Sex trials

August 14th, 2013 at 11:00 am by David Farrar

Simon Collins at NZ Herald reports:

Sexual violence survivors are launching a push for alternatives to jury trials in a bid to avoid retraumatising victims.

Speakers at a seminar in Auckland yesterday said fundamental changes were needed so raped and abused women were not “revictimised” by lawyers’ cross-examination of their sexual histories in front of juries, while offenders could stay silent.

Many victims of do have to undergo an appalling process in . At least with almost no deposition hearings now, they only go through it once.

However not everyone accused and charged is guilty. They have a right to have the evidence of their alleged victim cross-examined by their lawyer. There would be a risk of more innocent people going to prison, if they don’t have a right to challenge evidence fully.

Also as I understand it the sexual history of the victim is generally off-limit in court – unless it relates to the particular person or incident.

Justice Minister Judith Collins has halted work on proposals in a Law Commission issues paper last year to change the adversarial court system to an “inquisitorial” system where a judge controls what evidence is presented and how it is given, questions witnesses before letting lawyers fill in the gaps, and requires defendants to give evidence first.

She said last September that it would not be practical to have an inquisitorial system for sexual offences but not for other cases, because sexual offenders might also face other charges.

An inquisitorial system has its pros and cons. I wouldn’t mind having it more fully considered – but I agree it would be difficult to do for some offences only.

 

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20 Responses to “Sex trials”

  1. Redbaiter (8,878 comments) says:

    Starting with her legal assault on the boy racers (while Maori P gangs operate with impunity) Collins has continuously attacked the principles that underpin our traditional justice system.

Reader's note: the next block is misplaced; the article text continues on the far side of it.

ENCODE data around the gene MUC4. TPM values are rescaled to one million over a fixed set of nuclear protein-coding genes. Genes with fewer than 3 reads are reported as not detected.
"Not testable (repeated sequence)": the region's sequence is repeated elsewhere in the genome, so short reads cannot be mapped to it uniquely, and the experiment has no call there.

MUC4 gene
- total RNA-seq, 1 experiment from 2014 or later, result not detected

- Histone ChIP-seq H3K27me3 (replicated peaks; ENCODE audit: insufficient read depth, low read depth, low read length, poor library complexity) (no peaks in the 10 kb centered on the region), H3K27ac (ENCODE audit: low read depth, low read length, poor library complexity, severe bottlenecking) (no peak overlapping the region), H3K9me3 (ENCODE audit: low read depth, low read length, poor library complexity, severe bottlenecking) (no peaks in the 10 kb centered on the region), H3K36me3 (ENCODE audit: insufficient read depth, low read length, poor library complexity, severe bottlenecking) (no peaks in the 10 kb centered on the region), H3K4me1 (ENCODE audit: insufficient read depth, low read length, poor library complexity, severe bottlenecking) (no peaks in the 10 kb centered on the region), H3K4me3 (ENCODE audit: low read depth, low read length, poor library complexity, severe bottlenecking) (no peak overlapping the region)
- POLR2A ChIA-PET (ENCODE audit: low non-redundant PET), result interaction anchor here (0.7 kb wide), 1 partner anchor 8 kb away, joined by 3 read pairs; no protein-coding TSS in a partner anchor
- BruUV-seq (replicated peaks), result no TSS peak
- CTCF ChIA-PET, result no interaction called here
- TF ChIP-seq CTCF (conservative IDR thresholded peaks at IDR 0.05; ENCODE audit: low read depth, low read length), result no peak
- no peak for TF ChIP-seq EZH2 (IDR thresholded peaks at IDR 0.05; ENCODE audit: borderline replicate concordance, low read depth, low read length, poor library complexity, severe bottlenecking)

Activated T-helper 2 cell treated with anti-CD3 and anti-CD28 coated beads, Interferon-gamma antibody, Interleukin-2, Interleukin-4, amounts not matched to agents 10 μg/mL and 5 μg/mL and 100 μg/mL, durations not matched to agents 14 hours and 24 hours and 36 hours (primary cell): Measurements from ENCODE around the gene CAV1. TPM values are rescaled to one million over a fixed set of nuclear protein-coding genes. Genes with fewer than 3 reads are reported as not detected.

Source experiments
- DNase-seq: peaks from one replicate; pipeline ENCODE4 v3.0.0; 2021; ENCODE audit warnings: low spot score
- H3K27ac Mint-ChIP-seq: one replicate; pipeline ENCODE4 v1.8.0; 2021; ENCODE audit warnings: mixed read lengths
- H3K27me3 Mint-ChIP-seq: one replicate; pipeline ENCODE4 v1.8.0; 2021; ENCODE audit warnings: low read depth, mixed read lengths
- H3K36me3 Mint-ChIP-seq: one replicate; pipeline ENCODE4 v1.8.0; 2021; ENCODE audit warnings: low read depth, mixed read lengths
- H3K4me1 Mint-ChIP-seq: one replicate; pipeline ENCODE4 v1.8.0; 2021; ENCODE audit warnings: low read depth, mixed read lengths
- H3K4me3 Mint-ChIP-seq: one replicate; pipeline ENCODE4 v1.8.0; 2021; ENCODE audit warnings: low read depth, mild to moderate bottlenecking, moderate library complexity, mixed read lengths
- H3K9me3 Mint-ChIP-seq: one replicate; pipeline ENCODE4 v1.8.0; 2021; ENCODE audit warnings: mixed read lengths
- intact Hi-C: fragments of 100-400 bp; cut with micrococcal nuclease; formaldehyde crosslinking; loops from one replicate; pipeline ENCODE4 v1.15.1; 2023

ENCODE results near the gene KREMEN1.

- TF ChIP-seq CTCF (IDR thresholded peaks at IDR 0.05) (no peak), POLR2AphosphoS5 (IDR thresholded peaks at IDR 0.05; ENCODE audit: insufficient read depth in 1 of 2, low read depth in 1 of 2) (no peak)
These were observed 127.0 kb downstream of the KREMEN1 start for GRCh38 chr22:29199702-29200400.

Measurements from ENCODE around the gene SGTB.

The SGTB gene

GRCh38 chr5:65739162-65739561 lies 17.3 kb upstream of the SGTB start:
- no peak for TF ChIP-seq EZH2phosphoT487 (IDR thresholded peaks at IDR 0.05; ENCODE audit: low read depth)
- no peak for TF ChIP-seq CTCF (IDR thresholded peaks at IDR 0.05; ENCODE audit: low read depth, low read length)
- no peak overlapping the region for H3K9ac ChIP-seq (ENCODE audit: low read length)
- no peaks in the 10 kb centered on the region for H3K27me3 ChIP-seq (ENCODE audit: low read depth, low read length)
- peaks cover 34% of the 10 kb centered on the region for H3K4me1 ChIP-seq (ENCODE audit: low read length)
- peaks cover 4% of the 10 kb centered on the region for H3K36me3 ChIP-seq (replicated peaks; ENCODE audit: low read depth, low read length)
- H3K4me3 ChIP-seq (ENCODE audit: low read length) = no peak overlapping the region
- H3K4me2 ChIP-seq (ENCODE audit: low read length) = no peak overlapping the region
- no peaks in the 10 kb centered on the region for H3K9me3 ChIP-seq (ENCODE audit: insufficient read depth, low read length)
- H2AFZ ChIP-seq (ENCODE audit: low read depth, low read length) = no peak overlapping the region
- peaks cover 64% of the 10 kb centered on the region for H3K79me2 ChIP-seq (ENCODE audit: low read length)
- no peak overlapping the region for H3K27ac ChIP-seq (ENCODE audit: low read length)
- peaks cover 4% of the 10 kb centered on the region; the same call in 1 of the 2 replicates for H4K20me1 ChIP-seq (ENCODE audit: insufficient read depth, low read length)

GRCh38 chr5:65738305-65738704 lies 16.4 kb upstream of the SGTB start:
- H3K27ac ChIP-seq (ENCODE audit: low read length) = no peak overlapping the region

It is why I describe her as a thug.

    Pity really, she’d probably be a fine MP otherwise, as far as such a thing might exist today.

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  2. ross69 (3,652 comments) says:

    Unfortunately, the Herald dredges up the old canard that “Only about one sexual offence in every 100 leads to a conviction.”

    That is speculation at best. I note that when this canard is raised, it is seldom (if ever) mentioned that false allegations of sexual abuse are a reality. Jan Jordan did some research showing that false allegations of rape are a small but significant issue in the context of rape allegations.

    The debate about sexual assaults and the justice system invariably is one where many people want to see more convictions. The corollary of more wrongful convictions doesn’t seem to get the same air time.

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  3. RRM (9,924 comments) says:

    In no way am I trying to get into blaming or denigrating rape victims… but if you chose to make a rape complaint, you’re choosing to do something. Follow through. Right is on your side.

    It’s not meant to be a free catharsis service that exists for your convenience.